Submarines and radio don’t mix. Ever since World War I, engineers have struggled to find a way for the vessels to communicate when they’re fully submerged. After all, a submarine is at its most vulnerable when it surfaces, which submarines must still do today in order to broadcast a message.
Now, a team at MIT has developed a technique for an underwater source to communicate directly with a recipient above the surface. And it could be useful for more than just submarines—underwater exploration and marine conservation could benefit as well.
The challenge that has stymied submarine communication for more than a century is that what works well in water doesn’t work so well in the air, and vice versa. “A wireless signal works well in a single medium,” says Fadel Adib, the principal investigator for MIT’s Media Lab, where the technique was developed. “Acoustic works underwater, radio frequencies in the air.”
There have been previous attempts to use just one signal to communicate directly with submerged vessels, mostly using extremely low frequencies (ELF). ELF transmissions broadcast in the 3- to 300-hertz (Hz) range. Although they travel better underwater than traditional radio frequencies, they also have wavelengths thousands of kilometers long. As such, they require kilometers-long antennas. That's not something that can be easily installed on a submarine, though ELF projects have been constructed.
Rather than trying to find one signal that can work in both mediums, the MIT team focused its attention on the boundary separating them. If sonar and radio both rule over their respective domains, why not develop a way for the signal to seamlessly transition from sonar to radio? So they developed TARF: Translational Acoustic-RF communication. The team is presenting a paper on TARF at SIGCOMM 2018.
Instead of pursuing the long, long wavelengths used by ELF systems in the past, the team went in the other direction. They were interested in millimeter waves for their ability to detect subtle changes in the water’s surface. “To our knowledge, this is very new,” says Adib. “The reason this was not possible before is that the technology for millimeter waves has only recently become available.”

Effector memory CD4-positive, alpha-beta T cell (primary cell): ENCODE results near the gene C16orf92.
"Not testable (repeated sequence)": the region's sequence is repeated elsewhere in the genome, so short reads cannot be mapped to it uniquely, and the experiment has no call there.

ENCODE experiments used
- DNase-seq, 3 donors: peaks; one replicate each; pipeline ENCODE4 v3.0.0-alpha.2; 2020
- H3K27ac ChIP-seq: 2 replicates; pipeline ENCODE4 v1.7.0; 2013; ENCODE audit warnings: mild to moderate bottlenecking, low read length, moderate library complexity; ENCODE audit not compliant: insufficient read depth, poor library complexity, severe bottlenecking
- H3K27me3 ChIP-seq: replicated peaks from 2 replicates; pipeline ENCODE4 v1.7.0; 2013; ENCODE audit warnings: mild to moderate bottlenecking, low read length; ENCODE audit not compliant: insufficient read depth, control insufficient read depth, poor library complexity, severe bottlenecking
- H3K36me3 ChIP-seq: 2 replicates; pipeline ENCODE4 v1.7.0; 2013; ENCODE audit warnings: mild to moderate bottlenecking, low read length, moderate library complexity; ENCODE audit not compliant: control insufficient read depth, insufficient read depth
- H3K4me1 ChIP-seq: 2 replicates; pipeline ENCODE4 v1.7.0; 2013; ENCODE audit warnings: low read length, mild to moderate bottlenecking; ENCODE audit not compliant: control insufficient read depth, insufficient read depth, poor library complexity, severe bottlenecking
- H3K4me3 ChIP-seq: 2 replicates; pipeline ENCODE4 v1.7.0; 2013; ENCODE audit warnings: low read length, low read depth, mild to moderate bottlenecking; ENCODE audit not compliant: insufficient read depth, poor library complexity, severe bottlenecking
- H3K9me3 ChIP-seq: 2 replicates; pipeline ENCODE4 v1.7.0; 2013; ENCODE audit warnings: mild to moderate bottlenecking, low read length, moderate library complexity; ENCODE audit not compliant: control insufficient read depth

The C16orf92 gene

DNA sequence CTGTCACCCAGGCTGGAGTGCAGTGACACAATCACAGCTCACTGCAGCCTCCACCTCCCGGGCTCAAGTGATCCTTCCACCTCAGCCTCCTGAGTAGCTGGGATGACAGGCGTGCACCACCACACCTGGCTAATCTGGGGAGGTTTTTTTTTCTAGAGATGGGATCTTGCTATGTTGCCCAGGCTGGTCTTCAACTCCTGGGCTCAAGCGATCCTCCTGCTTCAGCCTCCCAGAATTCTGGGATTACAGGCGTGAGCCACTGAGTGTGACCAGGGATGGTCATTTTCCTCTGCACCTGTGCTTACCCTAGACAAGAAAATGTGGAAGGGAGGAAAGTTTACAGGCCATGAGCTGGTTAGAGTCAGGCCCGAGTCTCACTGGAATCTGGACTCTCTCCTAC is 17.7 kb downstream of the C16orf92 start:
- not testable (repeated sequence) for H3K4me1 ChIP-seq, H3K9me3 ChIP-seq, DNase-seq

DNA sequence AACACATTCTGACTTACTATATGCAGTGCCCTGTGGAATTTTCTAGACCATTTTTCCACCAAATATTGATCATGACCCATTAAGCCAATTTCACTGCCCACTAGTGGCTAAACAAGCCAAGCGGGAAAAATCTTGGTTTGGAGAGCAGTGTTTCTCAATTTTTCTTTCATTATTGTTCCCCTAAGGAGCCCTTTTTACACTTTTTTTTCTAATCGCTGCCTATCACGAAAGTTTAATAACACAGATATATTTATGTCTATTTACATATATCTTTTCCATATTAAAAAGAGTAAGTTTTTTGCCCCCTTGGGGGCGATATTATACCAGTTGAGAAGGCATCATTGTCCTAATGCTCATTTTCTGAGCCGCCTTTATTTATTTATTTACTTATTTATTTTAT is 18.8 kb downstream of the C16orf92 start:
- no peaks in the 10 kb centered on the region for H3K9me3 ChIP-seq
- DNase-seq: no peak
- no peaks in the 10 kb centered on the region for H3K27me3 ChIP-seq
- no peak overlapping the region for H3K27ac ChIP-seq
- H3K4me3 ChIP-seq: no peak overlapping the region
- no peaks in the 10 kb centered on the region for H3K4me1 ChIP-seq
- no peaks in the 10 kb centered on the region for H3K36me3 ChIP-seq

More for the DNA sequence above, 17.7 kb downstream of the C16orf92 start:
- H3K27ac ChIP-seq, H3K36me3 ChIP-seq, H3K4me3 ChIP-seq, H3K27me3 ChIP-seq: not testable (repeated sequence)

Here’s how TARF works: The team placed a speaker half a meter underwater and used it to send an acoustic signal toward the surface. When the sound wave reaches the boundary between water and air, it’s reflected, but not before it nudges the boundary slightly. Above the water, a millimeter-wave radar continuously bounced a 60-gigahertz (GHz) signal off the water's surface. When the surface shifted slightly thanks to the sonar signal, the millimeter-wave radar could detect the shift, thereby completing the signal’s journey from underwater speaker to in-air receiver.
Longer radio waves traditionally associated with radar are useless here. Their wavelengths are too long and their frequencies too low to pick up the tiny perturbations caused by sound waves bouncing off the water’s surface from below. With millimeter waves, Adib says the technique can identify the speaker’s signal in water with 8-centimeter-high waves (16 cm peak-to-peak). Those may not seem high, but that’s still 100,000 times larger than the sound waves’ ripples.
With TARF, the team managed a seamless 400 bits per second communication between the speaker and the millimeter-wave radar. That’s far lower than the data rates we’re used to on dry land, but Adib says that’s about standard for sonar communications.
The technique is still in its infancy. One clear problem that must be addressed is that waves on the open ocean are often much, much higher than 8 cm. “Wind waves are much larger,” says Adib. “They can be millions or tens of millions of times larger [than the sound waves]. It’s like trying to hear someone whispering across the room while someone is screaming in your ear.”
There is a second, more fundamental limitation with TARF, however: It’s one-directional. It’s feasible for the high-frequency millimeter waves to detect the sound waves, but going the other way is impossible. Radar can’t ripple the surface of the water the way sonar does, and even if it could, sonar can’t detect those ripples in the same way radar does.
Despite its one-way nature, Adib sees numerous applications for TARF. Allowing submarines to communicate while they’re submerged is an obvious one, of course, but it’s not the only one.
“There’s a lot of interest in monitoring marine life,” says Adib. “For that, you need sensors that can measure pressure, temperature, currents.” Today, the data from those underwater sensors is typically collected by hand from divers or using autonomous underwater vehicles to ferry data from the sensors to the surface, where it broadcasts it out.
That’s hard to do continuously over the long term, says Adib. With TARF, it would be possible for a drone to regularly travel over the conservation area and seamlessly collect data from the sensors.
Adib says it would also be possible to incorporate TARF into airplane black boxes, so that they would transmit a sonar signal if they were lost at sea, which could then be picked up by search teams.
In the meantime, the Media Lab team will be improving TARF. “We’re very interested in how deep and how high you can go,” says Adib. Other interests include finding a way to provide downlink communication to a submerged receiver, how to deal with larger surface waves, and how to improve the data rates. That’s a lot of work, but Adib thinks that the fledgling technology has a lot of potential. “Even from a theoretical perspective, we don’t even know what the limits are,” he says.